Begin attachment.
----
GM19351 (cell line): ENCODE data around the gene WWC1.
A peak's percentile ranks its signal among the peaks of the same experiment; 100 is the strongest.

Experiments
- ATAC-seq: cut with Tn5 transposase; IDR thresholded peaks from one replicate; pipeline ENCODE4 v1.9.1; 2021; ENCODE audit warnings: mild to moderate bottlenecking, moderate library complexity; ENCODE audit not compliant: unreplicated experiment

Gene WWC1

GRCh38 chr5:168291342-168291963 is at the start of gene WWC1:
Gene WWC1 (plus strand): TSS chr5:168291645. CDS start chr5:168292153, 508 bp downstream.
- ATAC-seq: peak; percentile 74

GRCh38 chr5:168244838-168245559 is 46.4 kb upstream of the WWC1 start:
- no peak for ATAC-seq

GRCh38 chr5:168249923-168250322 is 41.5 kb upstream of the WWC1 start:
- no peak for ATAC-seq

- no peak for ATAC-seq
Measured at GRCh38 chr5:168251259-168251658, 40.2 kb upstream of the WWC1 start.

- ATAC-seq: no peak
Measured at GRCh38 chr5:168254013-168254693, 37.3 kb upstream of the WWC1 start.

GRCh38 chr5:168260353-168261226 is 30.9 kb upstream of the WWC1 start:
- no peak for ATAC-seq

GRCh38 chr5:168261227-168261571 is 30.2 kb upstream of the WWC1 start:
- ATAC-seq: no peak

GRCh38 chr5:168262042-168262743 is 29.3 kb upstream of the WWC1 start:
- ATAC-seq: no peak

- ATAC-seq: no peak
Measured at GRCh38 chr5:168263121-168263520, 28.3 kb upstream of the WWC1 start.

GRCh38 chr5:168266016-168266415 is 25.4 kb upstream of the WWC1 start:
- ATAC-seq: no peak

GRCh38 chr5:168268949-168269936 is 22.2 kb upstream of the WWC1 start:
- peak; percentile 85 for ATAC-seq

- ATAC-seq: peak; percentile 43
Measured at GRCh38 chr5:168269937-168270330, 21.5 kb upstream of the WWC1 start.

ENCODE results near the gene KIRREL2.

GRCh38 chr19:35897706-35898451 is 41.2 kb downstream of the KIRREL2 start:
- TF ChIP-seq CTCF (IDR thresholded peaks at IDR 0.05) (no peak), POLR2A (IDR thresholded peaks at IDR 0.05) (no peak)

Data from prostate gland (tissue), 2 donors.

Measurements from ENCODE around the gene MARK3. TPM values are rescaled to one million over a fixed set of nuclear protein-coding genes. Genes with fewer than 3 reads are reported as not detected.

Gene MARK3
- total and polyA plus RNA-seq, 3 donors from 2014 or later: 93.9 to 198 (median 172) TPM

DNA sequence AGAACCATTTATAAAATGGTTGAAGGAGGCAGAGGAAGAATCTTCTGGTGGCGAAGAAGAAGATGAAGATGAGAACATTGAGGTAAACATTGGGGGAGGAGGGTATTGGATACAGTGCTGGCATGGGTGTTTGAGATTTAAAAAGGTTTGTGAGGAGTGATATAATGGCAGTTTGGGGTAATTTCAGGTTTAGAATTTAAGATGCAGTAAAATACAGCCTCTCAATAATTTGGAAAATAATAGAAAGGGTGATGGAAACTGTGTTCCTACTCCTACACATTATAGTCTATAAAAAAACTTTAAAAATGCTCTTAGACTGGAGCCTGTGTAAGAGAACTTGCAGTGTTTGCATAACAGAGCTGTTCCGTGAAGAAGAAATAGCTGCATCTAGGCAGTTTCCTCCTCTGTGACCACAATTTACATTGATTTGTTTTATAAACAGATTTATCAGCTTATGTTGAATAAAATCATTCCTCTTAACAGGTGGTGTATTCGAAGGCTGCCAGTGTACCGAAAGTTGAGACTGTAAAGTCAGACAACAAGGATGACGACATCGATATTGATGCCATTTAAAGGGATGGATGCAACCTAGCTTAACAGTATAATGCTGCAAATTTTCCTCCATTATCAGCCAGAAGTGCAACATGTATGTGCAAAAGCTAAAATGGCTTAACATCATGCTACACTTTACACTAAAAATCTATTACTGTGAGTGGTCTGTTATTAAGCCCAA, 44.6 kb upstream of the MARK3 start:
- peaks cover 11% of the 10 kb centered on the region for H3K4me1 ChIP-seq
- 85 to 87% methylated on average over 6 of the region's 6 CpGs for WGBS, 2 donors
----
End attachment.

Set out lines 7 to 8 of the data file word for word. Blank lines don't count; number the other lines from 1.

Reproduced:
Gene WWC1 (plus strand): TSS chr5:168291645. CDS start chr5:168292153, 508 bp downstream.
- ATAC-seq: peak; percentile 74